transmitter to help determine the size, distance, direction, and speed of objects. The
sound waves bounce off objects and reflect back to underwater acoustic receivers as2
an echo. MFA sonar has been used since World War II, and, according to the Navy,
“is the only reliable way to identify, track, and target submarines.”3 MFA sonar has
a range of up to 10 nautical miles (nm). Active sonar differs from passive sonar in
that passive sonar only receives sound waves and does not emit them. The Navy
indicates that passive sonar is ineffective at detecting quiet submarines, such as those
that run on batteries.
To prepare its fleet, the Navy conducts training exercises on a regularly
scheduled rotation. This report considers the MFA training exercises conducted off
the coast of California, which have been challenged on environmental grounds.4
Scientists have suggested that MFA sonar may harm some marine mammals,
especially beaked whales. Some opponents have noted that the sonar is emitted at

1 Winter v. NRDC, No. 07-1239 (November 12, 2008).
2 For more on the Navy’s sonar program, see online at [http://www.navy.mil/oceans/sonar.
3 [http://www.navy.mil/oceans/sonar.html].
4 For a broader discussion of active sonar, see CRS Report RL33133, Active Military Sonar
and Marine Mammals: Events and References, by Eugene H. Buck and Kori Calvert.

170 to 195 dB, eight to more than 10 times louder than levels for which OSHA
requires hearing protection for humans.5 However, noise intensities in air and water
are different because of the different densities of the media and cannot be directly
compared. Excessive noise can rupture the ears of mammals, or can disorient the
animals so that they surface too quickly, giving them what is commonly called “the
bends,” when nitrogen is released from solution in the blood, which can be fatal.
The Navy agrees that the sonar could harm marine mammals under certain
circumstances, but argues that the Navy takes additional protective measures to
prevent harm. In a press release of December 20, 2007, the Navy indicated that it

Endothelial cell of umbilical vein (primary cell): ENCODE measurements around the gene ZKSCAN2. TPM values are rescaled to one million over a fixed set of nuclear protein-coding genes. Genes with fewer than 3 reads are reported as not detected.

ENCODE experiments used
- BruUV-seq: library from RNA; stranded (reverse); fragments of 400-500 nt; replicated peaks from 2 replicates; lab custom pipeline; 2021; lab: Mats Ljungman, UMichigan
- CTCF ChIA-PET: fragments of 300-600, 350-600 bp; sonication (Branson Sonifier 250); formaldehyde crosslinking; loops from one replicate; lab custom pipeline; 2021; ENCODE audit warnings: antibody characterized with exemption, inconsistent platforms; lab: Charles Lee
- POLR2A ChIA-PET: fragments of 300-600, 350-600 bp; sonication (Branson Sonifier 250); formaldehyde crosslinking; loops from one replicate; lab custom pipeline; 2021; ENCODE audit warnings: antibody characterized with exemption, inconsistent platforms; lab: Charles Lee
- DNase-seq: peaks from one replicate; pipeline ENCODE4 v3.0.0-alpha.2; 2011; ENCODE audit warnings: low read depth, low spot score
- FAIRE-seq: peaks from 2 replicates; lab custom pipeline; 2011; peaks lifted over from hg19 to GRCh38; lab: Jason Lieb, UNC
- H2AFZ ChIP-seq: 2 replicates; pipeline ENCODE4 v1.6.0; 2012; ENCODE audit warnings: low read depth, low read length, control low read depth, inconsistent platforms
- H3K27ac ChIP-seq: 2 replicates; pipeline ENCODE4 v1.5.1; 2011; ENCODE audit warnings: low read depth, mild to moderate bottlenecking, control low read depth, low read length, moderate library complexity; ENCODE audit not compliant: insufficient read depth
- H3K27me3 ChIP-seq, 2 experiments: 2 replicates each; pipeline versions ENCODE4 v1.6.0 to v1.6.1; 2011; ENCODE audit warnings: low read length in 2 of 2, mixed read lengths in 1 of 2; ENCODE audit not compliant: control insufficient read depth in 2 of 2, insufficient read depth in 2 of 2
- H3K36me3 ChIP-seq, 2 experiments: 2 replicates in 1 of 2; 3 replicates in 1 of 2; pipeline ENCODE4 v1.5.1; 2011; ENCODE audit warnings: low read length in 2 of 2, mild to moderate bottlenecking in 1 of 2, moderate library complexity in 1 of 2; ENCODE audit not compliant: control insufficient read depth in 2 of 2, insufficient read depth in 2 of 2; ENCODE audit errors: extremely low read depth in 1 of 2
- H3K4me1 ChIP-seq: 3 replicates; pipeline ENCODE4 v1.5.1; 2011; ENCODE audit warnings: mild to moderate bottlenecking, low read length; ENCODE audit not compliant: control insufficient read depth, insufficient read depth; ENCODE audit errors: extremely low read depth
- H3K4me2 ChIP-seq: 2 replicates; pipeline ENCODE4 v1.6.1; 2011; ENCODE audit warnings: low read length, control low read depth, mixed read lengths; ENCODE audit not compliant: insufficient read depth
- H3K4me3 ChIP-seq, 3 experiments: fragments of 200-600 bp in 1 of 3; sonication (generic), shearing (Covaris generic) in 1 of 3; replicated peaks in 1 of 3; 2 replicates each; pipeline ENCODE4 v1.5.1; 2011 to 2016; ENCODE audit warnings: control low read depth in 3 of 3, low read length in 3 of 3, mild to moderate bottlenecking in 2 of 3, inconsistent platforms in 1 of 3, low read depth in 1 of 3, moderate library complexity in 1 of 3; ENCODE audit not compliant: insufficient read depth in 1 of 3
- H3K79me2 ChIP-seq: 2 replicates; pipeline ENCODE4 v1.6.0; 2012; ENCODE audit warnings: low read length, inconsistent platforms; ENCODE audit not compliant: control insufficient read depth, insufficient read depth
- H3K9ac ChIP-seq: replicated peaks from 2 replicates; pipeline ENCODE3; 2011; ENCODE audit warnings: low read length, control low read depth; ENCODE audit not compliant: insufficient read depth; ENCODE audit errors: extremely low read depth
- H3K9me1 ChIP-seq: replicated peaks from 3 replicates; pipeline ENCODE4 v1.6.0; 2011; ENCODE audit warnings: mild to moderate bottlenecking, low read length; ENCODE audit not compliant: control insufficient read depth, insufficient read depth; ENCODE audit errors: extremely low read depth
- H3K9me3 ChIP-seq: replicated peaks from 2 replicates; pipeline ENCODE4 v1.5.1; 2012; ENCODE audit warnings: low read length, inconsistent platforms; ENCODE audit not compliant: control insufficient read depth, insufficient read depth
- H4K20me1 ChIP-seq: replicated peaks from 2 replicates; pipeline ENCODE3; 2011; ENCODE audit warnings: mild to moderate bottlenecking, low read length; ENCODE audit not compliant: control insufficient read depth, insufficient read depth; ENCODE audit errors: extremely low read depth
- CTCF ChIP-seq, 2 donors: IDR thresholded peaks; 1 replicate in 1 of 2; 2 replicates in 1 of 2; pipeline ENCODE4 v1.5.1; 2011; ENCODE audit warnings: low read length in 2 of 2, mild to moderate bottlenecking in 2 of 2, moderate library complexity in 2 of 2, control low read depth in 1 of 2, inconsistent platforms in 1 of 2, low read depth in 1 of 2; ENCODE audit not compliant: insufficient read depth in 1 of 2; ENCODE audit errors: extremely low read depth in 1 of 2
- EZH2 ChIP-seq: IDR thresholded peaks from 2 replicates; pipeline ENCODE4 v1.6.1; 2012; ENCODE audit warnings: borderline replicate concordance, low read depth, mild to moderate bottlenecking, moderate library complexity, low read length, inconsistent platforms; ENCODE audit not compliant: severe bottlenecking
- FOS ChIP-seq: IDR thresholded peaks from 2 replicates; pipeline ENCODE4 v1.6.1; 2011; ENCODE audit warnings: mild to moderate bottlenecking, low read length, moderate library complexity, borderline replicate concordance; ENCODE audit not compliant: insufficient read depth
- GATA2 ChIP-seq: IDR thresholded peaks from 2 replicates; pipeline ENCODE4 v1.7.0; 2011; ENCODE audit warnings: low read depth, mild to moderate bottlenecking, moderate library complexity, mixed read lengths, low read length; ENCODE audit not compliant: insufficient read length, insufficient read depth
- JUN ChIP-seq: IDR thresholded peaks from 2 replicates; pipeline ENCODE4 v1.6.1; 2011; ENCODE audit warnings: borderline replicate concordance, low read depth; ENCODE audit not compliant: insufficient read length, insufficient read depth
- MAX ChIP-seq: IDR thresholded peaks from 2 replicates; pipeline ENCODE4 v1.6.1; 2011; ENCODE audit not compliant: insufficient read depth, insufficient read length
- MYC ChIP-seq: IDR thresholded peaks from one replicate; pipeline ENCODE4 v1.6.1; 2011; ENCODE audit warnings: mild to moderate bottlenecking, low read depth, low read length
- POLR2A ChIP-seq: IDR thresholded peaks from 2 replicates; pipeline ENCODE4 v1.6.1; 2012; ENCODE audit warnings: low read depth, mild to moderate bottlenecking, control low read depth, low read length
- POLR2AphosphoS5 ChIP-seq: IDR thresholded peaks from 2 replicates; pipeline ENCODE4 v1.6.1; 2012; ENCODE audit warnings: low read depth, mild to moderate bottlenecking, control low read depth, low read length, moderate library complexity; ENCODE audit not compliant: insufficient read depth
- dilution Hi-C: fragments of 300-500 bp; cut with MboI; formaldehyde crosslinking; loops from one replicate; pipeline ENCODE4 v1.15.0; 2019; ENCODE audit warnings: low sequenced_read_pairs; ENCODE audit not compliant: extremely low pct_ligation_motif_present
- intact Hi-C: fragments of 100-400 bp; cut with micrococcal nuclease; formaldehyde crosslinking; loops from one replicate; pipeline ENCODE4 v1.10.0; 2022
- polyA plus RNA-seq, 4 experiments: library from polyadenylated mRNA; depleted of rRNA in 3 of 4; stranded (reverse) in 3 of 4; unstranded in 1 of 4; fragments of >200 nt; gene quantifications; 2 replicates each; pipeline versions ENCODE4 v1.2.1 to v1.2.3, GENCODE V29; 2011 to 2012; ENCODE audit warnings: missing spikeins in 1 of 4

takes 29 mitigation measures to protect marine mammals during sonar exercises, and
that no injuries have been attributed to sonar use since the measures were put in place
in January 2007.6
The Navy’s program could affect marine mammals that are protected under the
Marine Mammal Protection Act (MMPA) and some under the Endangered Species
Act (ESA). The training program must also comply with the National Environmental
Policy Act (NEPA) and in some cases, the Coastal Zone Management Act (CZMA).
Each of these laws has provisions where a federal action may be exempted from full
compliance. The Navy has invoked exemptions under each of these laws to continue
this program.
This report will discuss each of these laws generally, and then review the
litigation surrounding the Navy’s compliance with these laws in the context of mid-
frequency active sonar for training purposes off California’s coast.
Marine Mammal Protection Act (MMPA)
The Marine Mammal Protection Act (MMPA) (16 U.S.C. §§ 1361 et seq.)
prohibits harming marine mammals so that their populations would not diminish7
below their “optimal sustainable population.” The MMPA is intended to “protect
essential habitats ... for each species of marine mammal from the adverse effect of8
man’s actions.” The act imposes a moratorium on the taking of or transporting
marine mammals or products from marine mammals.9 Moratorium is defined in the

5 See 29 C.F.R. § 1910.95(a).
6 Navy Invests in Protecting Marine Mammals, Navy Story Number NNS071220-22
(December 20, 2007), online at [http://www.navy.mil/search/print.asp?story_id=34061&
V IRIN=&i ma ge type=0&page=1].